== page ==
When I use RegionPlot to plot the region between two functions, I get strange gaps in the resulting figure. Is there a way to prevent this from happening?

For example,

RegionPlot[x^2 < y && y < x^4, {x, -3, 3}, {y, 0, 3}]

produces the following strange result:

enter image description here


Just increase the number of PlotPoints

RegionPlot[x^2 < y && y < x^4, {x, -3, 3}, {y, 0, 3}, 
  PlotPoints -> 100]

enter image description here

  • 9
    $\begingroup$ As a note, some functions require a lot more than 100 points, I've needed upwards of 500 in some cases. Also, x and y can have different number of points via PlotPoints -> {100, 150}. $\endgroup$ – rcollyer Jan 17 '12 at 22:58
  • 3
    $\begingroup$ This same principle also applies to other Plot functions. Sometimes Mathematica gets unlucky with sampling the function and you get discontinuities or odd behavior. In almost every case, either increasing PlotPoints or MaxRecursion will help. $\endgroup$ – Mike Bailey Jan 17 '12 at 23:24

Or, the MaxRecursion:

RegionPlot[x^2 < y && y < x^4, {x, -3, 3}, {y, 0, 3},
  MaxRecursion -> 8]

The plot commands generally use a adaptive procedure that is applied recursively. MaxRecursion controls how many times this recursion can be applied. PlotPoints by contrast, simply indicates how many points should be used in the initial grid. It might be simplest to illustrate with the most basic Plot command:

  Plot[Sin[x^2], {x, 0, 3},
    Mesh -> All, PlotRange -> 1.1,
    MaxRecursion -> mr, PlotPoints -> pp],
  {mr, 0, 8, 1}, {pp, 4, 100, 1}]

Mathematica graphics

This is a visualization of the sampling mesh for your example function:

RegionPlot[{x^2 < y && y < x^4, Not[x^2 < y && y < x^4]}, 
    {x, -3, 3}, {y, 0, 3}, Mesh -> All, MaxRecursion -> 4]

Mathematica graphics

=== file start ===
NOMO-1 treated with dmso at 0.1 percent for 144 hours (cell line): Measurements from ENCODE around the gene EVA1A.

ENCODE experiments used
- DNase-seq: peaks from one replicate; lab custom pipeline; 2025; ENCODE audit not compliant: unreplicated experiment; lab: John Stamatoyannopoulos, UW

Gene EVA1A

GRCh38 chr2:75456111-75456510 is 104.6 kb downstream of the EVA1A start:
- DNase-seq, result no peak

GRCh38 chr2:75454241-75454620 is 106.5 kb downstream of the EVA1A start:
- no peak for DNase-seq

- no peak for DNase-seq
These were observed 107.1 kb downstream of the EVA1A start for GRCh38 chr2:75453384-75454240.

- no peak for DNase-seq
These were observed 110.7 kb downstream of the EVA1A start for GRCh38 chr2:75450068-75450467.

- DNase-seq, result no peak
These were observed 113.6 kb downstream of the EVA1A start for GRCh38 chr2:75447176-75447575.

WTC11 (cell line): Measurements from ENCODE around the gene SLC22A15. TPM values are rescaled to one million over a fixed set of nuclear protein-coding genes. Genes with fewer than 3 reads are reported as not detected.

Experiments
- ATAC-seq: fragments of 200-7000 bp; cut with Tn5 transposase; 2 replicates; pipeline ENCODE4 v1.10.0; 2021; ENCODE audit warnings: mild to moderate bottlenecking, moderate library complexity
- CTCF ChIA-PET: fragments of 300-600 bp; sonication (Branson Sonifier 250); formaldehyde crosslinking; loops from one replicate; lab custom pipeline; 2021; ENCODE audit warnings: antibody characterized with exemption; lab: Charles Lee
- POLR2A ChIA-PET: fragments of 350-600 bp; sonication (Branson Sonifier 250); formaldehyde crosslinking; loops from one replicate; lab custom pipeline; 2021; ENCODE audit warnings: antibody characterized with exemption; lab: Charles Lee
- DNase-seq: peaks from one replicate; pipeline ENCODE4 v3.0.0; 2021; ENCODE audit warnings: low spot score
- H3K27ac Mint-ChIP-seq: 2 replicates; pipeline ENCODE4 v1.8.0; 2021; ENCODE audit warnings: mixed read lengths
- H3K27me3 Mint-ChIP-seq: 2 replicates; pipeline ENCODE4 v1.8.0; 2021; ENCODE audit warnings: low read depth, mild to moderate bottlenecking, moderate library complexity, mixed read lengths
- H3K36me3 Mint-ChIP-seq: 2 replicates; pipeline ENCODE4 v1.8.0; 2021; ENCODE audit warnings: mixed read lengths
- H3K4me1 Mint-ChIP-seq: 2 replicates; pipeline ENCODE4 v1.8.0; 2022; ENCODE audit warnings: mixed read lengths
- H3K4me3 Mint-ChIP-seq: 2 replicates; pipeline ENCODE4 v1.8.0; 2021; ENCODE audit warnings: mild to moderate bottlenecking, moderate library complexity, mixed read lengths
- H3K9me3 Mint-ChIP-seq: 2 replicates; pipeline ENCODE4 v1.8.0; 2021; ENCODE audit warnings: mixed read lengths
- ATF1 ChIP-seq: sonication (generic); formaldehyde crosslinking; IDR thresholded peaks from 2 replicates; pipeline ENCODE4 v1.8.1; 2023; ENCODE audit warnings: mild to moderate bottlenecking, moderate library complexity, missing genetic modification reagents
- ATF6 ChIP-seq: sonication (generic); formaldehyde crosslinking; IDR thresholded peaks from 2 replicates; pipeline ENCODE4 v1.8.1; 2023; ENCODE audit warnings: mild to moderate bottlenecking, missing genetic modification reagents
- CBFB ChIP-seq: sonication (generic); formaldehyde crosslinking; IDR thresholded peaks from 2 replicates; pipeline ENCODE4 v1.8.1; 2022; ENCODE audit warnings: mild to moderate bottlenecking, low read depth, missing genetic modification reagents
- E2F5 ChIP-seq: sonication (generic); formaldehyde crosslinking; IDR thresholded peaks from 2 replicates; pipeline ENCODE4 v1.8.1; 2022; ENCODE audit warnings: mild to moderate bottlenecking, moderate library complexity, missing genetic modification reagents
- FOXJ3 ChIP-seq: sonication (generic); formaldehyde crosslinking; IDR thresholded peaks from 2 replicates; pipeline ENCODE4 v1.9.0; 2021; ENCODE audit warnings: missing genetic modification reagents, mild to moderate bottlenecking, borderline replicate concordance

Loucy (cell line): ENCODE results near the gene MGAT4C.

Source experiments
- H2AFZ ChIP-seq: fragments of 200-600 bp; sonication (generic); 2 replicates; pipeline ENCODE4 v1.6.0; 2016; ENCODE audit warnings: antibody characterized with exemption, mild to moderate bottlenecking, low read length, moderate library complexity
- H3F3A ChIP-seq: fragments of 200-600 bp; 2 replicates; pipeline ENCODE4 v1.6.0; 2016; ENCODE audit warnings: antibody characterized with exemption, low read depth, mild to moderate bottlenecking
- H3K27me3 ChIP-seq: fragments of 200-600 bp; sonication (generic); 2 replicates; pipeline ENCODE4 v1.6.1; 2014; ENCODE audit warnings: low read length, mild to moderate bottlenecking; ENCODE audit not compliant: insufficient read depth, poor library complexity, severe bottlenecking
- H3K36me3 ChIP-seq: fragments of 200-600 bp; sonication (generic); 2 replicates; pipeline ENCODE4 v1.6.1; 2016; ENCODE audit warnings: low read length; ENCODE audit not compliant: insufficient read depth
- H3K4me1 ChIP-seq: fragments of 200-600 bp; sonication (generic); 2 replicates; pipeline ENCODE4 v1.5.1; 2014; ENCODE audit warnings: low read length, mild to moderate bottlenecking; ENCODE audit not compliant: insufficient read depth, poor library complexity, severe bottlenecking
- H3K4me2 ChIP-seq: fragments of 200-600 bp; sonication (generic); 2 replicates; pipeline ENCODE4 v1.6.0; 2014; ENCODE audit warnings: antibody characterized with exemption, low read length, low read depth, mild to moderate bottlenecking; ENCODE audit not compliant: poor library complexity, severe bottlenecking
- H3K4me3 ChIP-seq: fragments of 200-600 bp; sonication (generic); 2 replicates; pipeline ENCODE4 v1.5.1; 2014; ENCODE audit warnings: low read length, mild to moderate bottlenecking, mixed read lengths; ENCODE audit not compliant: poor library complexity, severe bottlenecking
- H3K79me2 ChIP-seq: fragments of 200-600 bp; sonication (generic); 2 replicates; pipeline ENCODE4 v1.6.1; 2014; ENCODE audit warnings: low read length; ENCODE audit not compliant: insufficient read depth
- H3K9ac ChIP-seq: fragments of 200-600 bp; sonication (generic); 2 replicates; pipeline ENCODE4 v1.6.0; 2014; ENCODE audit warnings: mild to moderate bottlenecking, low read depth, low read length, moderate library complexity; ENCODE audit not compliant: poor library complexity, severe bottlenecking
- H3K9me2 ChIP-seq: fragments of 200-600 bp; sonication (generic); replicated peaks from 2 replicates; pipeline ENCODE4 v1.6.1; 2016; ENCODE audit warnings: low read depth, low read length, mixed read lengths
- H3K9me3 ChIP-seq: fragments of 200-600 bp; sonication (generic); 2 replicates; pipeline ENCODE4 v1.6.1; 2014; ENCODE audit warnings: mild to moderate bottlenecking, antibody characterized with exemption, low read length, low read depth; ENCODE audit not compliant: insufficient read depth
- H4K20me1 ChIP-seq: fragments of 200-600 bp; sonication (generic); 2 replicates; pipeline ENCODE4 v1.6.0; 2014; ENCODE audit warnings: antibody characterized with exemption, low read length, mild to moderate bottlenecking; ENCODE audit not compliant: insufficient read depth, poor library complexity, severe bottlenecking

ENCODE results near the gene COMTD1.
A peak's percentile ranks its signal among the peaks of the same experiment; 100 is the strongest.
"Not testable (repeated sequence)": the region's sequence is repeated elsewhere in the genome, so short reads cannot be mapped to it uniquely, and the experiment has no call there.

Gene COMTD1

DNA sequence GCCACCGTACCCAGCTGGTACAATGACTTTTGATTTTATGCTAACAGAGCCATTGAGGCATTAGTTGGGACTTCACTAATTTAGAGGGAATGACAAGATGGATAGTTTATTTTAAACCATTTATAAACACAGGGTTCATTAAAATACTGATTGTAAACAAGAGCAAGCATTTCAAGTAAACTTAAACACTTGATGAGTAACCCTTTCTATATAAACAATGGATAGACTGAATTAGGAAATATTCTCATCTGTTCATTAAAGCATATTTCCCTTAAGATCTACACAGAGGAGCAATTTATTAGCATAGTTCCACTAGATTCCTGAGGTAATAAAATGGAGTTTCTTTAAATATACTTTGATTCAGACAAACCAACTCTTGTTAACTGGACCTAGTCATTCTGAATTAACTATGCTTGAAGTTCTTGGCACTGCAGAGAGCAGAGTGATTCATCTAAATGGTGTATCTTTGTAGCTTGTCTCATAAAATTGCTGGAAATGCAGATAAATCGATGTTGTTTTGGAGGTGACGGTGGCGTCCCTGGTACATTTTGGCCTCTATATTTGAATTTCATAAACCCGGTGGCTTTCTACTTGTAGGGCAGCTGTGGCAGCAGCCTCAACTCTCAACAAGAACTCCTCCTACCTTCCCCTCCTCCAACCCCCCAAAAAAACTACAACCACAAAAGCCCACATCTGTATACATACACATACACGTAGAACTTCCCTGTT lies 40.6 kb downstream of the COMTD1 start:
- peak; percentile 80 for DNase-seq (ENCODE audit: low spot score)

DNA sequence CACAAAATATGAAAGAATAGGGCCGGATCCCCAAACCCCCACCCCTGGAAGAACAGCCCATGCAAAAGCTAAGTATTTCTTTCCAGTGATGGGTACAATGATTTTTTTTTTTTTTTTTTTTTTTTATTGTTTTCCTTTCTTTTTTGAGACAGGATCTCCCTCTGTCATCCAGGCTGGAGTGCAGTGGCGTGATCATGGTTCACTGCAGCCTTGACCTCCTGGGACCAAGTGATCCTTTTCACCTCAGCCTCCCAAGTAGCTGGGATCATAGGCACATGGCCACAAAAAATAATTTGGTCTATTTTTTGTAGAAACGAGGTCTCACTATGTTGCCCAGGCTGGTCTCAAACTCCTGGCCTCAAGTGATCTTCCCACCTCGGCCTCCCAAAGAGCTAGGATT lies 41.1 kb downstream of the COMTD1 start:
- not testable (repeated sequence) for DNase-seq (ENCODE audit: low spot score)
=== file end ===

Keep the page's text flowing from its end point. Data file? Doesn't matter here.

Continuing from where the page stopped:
• $\begingroup$ What are the tradeoffs between MaxRecursion and PlotPoints ? $\endgroup$ – orome Jan 17 '12 at 22:44
  • 2
    $\begingroup$ MaxRecursion is adaptive and should be the preferable solution (faster for a given required plot accuracy). Compare: ImageDifference[RegionPlot[x^2<y&&y<x^4,{x,-3,3},{y,0,3},MaxRecursion->8],RegionPlot[x^2<y&&y<x^4,{x,-3,3},{y,0,3},PlotPoints->100]] $\endgroup$ – Andrew Moylan Jan 17 '12 at 22:53
  • $\begingroup$ @ras See the edit. $\endgroup$ – Mark McClure Jan 17 '12 at 23:00
  • 8
    $\begingroup$ @raxacoricofallapatorius PlotPoints is good for making sure features show up; MaxRecursion is better for "polishing" off the edges. (MaxRecursion generally can't improve something that isn't there to start with.) $\endgroup$ – Brett Champion Jan 18 '12 at 5:01
  • 3
    $\begingroup$ @AndrewMoylan Isn't it the case the to avoid holes or missing parts, one generally needs to increase PlotPoints, while MaxRecursion is only for increasing the accuracy of already found regions? While in this example it works well, I'm often a bit wary of MaxRecursion because of its exponential nature (increasing it by one may increase the plotting time significantly) $\endgroup$ – Szabolcs Jan 18 '12 at 15:37

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